Dealing With Difficult People

As your company continues to downsize, you’re under increased pressure to accomplish more work with less help. This means you’re dealing with difficult people more of the time. Here are a couple of ways to make dealing with them a lot easier.

When your job depends on dealing with difficult people who drive you up a wall, just switch your attention to getting the job done and getting it right. Then the awareness of dealing with a bunch of ungrateful blockheads fades to the background. That’s because whenever you decide to get something finished, you’re able to focus on the foreground—the task at hand. Focusing on the job at hand and getting it right lets you slow down enough to become absorbed in the task while keeping your personal feelings at bay.

Another technique for dealing with difficult people who yell and scream at you while accusing you of all sorts of stuff is to listen to them intently without saying a word. The key is to keep your silence, refusing to react. When you absolutely refuse to rise to the level of your accuser’s rage, that person will start to calm down and come down to your level where you can then deal with him rationally.

How are you dealing with difficult people? Enter  your comments and will publish some of the ideas you submit.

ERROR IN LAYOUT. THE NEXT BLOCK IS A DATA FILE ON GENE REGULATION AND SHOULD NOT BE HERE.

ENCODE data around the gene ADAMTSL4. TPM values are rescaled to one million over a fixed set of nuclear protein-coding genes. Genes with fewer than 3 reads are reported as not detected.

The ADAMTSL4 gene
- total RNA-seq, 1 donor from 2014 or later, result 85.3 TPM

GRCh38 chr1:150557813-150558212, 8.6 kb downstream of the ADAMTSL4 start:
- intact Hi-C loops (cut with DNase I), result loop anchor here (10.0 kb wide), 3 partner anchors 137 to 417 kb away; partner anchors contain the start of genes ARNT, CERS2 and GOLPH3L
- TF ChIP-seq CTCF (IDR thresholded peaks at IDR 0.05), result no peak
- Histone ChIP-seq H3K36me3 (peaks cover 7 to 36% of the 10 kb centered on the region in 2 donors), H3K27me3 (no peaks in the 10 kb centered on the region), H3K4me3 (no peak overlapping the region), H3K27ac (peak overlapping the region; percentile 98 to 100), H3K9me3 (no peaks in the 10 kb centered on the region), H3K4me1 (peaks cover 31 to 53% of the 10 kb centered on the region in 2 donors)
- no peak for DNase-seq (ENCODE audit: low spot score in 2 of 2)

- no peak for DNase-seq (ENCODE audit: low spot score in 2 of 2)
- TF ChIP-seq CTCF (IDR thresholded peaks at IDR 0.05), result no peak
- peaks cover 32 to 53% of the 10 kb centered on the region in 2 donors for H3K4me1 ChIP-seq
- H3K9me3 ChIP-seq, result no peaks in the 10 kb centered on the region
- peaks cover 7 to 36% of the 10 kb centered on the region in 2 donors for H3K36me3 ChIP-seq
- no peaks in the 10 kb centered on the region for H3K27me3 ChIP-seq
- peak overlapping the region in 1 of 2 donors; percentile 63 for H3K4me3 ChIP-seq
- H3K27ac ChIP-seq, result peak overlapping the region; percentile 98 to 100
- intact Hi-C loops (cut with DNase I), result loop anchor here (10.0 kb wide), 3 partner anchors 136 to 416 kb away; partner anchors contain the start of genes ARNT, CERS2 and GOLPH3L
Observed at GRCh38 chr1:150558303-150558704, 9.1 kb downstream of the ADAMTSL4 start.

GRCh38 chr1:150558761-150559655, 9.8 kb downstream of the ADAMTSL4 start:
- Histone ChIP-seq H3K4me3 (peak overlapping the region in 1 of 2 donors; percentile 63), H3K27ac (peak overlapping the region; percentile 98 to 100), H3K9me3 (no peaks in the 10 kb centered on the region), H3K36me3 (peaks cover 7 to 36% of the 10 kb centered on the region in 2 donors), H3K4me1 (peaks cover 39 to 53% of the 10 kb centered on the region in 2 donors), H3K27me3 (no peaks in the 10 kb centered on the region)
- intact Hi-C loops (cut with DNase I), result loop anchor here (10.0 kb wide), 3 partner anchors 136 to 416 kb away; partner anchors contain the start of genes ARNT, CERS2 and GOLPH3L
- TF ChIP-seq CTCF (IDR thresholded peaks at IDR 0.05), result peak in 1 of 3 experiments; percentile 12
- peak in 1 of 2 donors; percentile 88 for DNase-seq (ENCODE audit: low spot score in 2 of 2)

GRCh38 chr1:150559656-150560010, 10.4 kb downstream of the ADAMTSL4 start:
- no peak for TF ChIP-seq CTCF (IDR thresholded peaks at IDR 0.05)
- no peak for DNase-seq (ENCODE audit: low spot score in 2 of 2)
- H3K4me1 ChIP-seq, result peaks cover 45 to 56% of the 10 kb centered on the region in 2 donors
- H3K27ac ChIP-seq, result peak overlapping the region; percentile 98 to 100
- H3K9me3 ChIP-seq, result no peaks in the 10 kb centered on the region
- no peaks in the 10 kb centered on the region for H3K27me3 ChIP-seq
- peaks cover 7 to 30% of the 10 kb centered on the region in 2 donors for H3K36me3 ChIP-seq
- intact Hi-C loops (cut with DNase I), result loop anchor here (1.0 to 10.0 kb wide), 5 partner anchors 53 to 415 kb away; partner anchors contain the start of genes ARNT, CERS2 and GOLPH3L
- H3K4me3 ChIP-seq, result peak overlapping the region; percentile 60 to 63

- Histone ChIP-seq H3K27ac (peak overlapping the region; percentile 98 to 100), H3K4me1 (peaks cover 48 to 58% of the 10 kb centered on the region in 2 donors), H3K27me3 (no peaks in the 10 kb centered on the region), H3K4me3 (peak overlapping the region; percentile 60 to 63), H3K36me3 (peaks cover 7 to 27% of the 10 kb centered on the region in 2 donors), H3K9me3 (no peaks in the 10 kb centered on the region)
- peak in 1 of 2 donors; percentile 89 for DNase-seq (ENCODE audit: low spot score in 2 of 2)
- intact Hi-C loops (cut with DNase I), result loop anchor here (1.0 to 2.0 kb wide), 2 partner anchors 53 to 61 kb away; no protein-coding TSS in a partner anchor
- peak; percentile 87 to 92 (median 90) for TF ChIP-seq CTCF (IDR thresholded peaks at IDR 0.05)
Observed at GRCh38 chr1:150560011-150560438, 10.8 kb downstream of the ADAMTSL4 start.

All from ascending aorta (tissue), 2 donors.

RANDY PLACE is a job finding coach and author of “Your One-Minute Job Finding Coach: How to Find a Job and Manage Your Career While Coping With The Hassles of It all.” CLICK HERE to discover how this book can help your job-finding campaign in  60-second coaching vignettes.


Copyright © 2015 by Ransom Place

About the Author

RANDY PLACE IS A JOB-FINDING and executive coach, writer on career topics, broadcaster, and host of For twenty-three years, he helped thousands of employees who had been let go from JPMorgan Chase find jobs. And he coached executives at CBS Television, Pitney Bowes, and major outplacement firms in New York on job-finding techniques, communications skills, and selling strategies. An accomplished seminar leader and speaker, Randy has designed and presented workshops on interviewing, telephoning techniques, job-search writing, and sales training nationwide. Randy's groundbreaking nationally syndicated radio series, Your Career Service, has been heard on over two hundred radio stations across the United States. And his articles on career topics have appeared in the Wall Street Journal's National Business Employment Weekly. A former broadcast journalist in New York, he has also been a commercial spokesperson for an array of national and regional advertisers. In addition, Randy was a sales executive at NBC Radio and the New York City sales manager for syndication at Wolper Productions. He holds a Bachelor's in Sociology and Broadcasting from Syracuse University, and a Master's in Journalism from New York University.